Russia Targets Ukraine With Large-Scale Missile Attack


Russia attacked Ukraine with several waves of missiles on Saturday morning, the Ukrainian and Russian militaries said, putting the entire country under an air-raid alert and sending people rushing for shelter as bangs were heard in several cities.

The attack, which started around 5 a.m. local time and lasted about three hours, involved nearly 40 cruise and hypersonic missiles fired from different regions, including the Russian-occupied peninsula of Crimea and the Caspian Sea, to the southeast of Ukraine. They were directed at cities including Kyiv, the capital, and Lviv, near the border with Poland.

It followed Russia’s recent strategy for large-scale air assaults: waves of different types of aerial weapons launched almost simultaneously from multiple locations and aimed at various targets, with the goal of overwhelming Ukrainian air defenses.

The Ukrainian Air Force said that it had shot down eight missiles — a low interception rate compared with previous assaults — but that more than 20 other missiles and drones had missed their targets because of electronic jamming. Russia’s Defense Ministry said in a statement that its missiles had hit “Ukrainian military-industrial complex facilities” that produce shells, gunpowder and drones. Neither of the claims could be independently verified.

The assault was part of an air campaign that Russia began in late December, targeting industrial and military infrastructure, and repeatedly hitting civilian areas in the process. President Volodymyr Zelensky of Ukraine has said that Moscow launched about 500 missiles and drones against his country in attacks around the New Year’s holidays.

On Saturday, local authorities reported explosions, some of which may have been caused by Ukrainian air defenses, in cities such as Kremenchuk and Kropyvnytskyi in central Ukraine. Oleksiy Kuleba, the deputy head of Ukraine’s presidential office, said that the “mass attack” had caused damage to civilian buildings in three regions, but that there had been no casualties.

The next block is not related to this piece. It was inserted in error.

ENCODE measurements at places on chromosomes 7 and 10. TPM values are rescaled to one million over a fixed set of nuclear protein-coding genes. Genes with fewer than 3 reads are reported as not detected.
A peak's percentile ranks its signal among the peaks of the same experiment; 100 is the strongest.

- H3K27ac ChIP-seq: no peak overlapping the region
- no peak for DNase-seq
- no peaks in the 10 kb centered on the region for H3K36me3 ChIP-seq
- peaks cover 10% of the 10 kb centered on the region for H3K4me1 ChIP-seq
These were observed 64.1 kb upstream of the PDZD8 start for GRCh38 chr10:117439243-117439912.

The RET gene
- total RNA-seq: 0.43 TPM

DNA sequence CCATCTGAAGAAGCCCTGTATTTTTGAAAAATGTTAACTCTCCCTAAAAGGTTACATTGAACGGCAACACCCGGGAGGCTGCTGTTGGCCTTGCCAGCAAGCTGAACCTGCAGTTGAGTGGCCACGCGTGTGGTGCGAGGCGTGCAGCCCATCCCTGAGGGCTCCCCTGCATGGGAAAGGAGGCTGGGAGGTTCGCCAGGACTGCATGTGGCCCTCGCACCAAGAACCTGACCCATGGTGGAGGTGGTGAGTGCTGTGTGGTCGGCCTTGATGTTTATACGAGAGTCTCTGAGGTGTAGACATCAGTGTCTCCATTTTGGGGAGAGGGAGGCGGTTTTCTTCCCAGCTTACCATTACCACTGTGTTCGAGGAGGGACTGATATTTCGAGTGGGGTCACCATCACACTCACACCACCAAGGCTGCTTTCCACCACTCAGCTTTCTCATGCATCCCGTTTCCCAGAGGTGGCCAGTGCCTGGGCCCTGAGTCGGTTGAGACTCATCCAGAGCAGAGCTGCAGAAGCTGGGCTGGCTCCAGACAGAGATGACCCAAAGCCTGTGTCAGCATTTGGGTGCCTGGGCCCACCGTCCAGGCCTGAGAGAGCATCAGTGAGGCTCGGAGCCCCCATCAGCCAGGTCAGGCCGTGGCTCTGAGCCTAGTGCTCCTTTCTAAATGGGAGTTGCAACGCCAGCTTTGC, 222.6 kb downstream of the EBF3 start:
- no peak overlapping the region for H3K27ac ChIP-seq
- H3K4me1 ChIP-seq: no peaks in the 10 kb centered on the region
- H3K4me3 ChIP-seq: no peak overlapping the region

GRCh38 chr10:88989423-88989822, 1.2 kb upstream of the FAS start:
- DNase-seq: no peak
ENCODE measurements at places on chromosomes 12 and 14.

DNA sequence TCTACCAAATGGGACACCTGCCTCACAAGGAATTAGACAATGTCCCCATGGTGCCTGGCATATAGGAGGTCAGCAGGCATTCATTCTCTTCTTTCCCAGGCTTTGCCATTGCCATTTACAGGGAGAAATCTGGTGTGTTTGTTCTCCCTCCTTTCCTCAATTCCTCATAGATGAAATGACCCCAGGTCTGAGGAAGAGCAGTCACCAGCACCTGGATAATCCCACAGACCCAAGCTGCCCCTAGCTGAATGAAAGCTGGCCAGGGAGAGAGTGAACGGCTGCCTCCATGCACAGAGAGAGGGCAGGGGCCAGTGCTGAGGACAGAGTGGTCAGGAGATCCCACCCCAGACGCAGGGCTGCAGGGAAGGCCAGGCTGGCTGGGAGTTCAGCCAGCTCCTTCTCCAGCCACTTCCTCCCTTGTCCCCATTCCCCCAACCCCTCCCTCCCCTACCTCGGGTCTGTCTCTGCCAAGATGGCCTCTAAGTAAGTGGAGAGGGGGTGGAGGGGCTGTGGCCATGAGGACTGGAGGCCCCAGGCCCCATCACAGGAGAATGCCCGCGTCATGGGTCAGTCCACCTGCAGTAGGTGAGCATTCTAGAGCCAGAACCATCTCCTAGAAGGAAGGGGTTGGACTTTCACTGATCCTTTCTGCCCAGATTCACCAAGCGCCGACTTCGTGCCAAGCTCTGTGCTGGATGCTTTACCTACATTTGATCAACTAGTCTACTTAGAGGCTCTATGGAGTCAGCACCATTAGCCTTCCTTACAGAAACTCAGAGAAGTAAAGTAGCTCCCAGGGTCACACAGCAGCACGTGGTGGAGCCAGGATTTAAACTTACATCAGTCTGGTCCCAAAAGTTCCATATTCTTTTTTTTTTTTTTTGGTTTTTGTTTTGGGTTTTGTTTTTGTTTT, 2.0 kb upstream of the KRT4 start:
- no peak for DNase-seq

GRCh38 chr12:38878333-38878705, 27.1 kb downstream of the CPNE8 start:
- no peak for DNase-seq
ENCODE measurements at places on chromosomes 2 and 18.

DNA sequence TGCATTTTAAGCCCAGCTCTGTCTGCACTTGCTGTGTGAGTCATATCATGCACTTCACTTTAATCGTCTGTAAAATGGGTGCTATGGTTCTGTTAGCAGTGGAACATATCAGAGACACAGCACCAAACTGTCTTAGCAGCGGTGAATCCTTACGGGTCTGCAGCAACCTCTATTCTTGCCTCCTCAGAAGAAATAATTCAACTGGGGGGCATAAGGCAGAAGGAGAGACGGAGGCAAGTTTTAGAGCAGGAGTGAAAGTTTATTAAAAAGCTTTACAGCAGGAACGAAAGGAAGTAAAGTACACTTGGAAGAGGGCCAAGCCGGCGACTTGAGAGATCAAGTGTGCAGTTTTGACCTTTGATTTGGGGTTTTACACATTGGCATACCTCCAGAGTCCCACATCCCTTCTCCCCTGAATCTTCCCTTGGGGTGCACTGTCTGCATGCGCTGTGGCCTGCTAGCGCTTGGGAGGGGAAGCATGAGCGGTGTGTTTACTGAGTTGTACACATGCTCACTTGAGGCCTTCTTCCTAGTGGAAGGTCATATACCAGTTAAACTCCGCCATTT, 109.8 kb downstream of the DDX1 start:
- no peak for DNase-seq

A few hours after air-raid sirens stopped wailing in Kyiv, Stéphane Séjourné, France’s newly appointed foreign minister, arrived there for his first trip abroad, in a visit aimed at showing the West’s continued support amid concerns that Ukraine’s allies are growing tired of a protracted war.

“Ukraine is and will remain France’s priority,” Mr. Séjourné, who was also expected to meet with Mr. Zelensky, said during a news conference with his Ukrainian counterpart, Dmytro Kuleba. Mr. Séjourné added that this would continue to be the case “despite the growing number of crises,” a reference to Israel’s war in Gaza and the recent fighting around the Red Sea, both of which have drawn international attention.

A day earlier, Prime Minister Rishi Sunak of Britain visited Kyiv, pledging more than $3 billion in military aid to Ukraine in the next financial year and signing a bilateral security agreement.

Saturday’s attack was the fourth large-scale nationwide assault against Ukraine in about two weeks. In the previous attack, on Monday, Ukraine said it had intercepted only about a third of the missiles launched against its territory. Military analysts said that was a sign that Ukraine is running short of the surface-to-air missiles required to shoot down incoming Russian missiles.

“We lack modern air defense systems badly,” President Zelensky acknowledged during a trip to Lithuania on Wednesday.

Ukrainian officials said in the fall that Russia had stockpiled more than 800 high-precision missiles in preparation for huge attacks designed to wear down Ukrainian defenses.

In the three previous large air assaults against Ukraine, Russia fired a total of over 270 missiles, including several of its hypersonic Kinzhal missiles, one of the most sophisticated weapons in Russia’s arsenal. The volume consumed Ukraine’s air defenses, leaving it more vulnerable to future attacks.

“Ukraine has expended a significant stock of missiles on these three attacks,” Yurii Ihnat, a spokesman for the Ukrainian Air Force, said on national television on Tuesday. “Therefore, there is a shortage of antiaircraft guided missiles, and no one hides it.”

The dearth of air defenses means that Ukraine has to divide resources between the front line and cities far from the fighting, leaving some places less well defended than others.

But Russia’s successive attacks are also eating into its own missile stockpile, and it may not be able to sustain these large-scale assaults in the long term. Around 40 missiles were fired on Saturday, less than a third of the number launched in the first mass attack, on Dec. 29.

Ukraine, meanwhile, lacking the capacity to produce air defense systems domestically, depends on its Western allies for supplies to protect its skies. On his visit to the Baltic States on Wednesday and Thursday, Mr. Zelensky urged the United States and the European Union to release further aid packages.

Air defense systems, he said, are “what we need the most.”





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